How to deal with an Under-Performing Staff Member

Posted: October 31, 2012 in Leadership

To help deal with under-performing staff, here is a guide to help determine why the person may under-perform and possible courses of actions to take.

Turning a blind eye to mediocre performance implies you are condoning sub-standard work.  The best course of action is to identify and confront problems early.  Meet with the person to determine the reason for under-performance and take the necessary steps.  However if improvement does not occur, be clear about the consequences.

Unclear targets and expectations Many times we, as leaders, are vague and brief in our instructions. Therefore, the staff, or volunteer, does not know what they’re supposed to do.  And it’s very possible they may be fearful of admitting to their “boss” they don’t understand. Identify expected outcomes and completion dates. Always ask for feedback and accept it gracefully and patiently. Instructions must be clear and understood to be followed.

Poor ‘fit’ for the task or position Fit is one of the most difficult things to measure, yet the success or failure often rests with how well the staff or volunteer’s behaviors, interests and preferences blend with others on staff. Maybe having a blunt discussion with the person to determine jointly if the chemistry is right.

No rewards for doing a good job Rewards, in the form of personal recognition, can be simple and very effective.  Saying ‘thank you’ for a job well done, giving a gift card to a local restaurant, or writing a brief note of appreciation will go a long way to motivating people. Be specific in praise.

The Person does not have the skills or knowledge to do the job The source of this problem is, again, in the Leadership process.  You may have “inherited” the person, there be “nepotism” involved, and it’s “politically incorrect” to change, but regardless of the original cause; a Leader must move to quickly identify where the gaps exist and provide the necessary training to do the job properly.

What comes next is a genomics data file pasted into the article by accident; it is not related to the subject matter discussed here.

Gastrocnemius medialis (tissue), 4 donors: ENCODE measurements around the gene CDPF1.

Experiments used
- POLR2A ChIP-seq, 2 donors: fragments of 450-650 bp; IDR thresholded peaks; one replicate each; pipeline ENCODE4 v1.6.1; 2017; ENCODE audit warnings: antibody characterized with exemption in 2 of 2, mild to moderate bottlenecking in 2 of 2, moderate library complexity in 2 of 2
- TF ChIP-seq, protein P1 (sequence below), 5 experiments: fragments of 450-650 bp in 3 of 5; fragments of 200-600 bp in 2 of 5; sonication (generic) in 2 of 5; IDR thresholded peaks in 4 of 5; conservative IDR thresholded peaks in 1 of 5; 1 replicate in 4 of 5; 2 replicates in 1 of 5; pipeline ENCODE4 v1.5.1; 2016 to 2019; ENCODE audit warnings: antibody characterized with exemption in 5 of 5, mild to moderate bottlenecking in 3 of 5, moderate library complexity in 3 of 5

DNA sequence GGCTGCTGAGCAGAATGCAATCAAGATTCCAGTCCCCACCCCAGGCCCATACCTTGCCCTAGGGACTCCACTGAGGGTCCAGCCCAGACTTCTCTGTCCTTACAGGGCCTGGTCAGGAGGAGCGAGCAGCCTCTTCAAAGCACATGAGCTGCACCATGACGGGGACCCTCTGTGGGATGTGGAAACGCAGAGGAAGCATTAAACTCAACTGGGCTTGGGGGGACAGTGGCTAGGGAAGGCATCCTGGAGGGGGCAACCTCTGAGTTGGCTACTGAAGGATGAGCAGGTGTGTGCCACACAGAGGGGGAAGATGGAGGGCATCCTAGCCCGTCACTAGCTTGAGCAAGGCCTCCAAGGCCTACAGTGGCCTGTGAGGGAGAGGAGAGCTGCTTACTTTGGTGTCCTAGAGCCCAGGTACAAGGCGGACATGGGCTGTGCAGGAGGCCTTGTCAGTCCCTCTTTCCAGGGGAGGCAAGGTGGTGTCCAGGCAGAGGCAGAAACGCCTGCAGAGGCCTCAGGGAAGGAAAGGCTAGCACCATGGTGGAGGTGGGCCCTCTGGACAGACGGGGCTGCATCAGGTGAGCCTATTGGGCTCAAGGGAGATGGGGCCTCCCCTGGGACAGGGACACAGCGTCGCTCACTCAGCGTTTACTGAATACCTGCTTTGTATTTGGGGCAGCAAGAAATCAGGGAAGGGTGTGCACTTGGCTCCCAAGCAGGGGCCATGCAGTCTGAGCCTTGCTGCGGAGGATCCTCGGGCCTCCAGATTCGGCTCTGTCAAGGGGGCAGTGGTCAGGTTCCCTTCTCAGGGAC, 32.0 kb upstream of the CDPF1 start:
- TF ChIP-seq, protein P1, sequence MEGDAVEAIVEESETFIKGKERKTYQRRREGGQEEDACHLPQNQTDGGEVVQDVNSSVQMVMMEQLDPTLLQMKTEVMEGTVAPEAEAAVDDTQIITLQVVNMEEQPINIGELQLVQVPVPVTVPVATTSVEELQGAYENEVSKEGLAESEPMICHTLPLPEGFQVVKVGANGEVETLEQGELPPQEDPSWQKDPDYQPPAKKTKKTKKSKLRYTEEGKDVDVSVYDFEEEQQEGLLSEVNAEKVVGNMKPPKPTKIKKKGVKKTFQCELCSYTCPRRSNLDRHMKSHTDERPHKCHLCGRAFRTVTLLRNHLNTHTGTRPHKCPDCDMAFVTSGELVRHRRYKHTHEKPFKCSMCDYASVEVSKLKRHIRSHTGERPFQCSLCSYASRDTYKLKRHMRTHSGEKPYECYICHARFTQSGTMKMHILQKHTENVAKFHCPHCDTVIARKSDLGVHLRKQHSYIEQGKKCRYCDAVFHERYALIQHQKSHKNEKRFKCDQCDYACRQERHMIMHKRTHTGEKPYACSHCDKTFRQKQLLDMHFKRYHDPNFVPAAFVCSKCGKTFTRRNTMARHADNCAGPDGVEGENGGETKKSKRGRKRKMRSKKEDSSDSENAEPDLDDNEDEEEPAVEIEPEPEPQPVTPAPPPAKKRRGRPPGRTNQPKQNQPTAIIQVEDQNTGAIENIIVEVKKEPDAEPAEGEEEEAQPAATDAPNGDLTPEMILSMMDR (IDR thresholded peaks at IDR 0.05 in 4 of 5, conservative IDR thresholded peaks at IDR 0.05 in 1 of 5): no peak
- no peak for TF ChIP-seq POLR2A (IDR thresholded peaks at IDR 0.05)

Staff do not understand how their job fits in the big picture In other words, does the person realize how important their success is to the overall mission of the organization?  All tasks in any situation are important; otherwise they wouldn’t be there. Let people know how valuable their role is.

Poor relationship with the leader Studies have shown this is the #1 reason why people underperform.  In my experience, one of the most common reasons for this poor relationship is the leader attempting to apply what I call a ‘one-size-fits-all’ approach to managing.  We fail to recognize that each person takes in information differently and responds in different ways. Spend some time with them to understand “how” they sort communication.

Family or health issues conflict with work There may be concerns over their home life, health issues, even stress, could cause issues. Sometimes a person will not be open about these things, maybe seeing them as an embarrassment. An open, supportive workplace with a focus on health and wellness will help employees achieve a better balance between their work life and home life.

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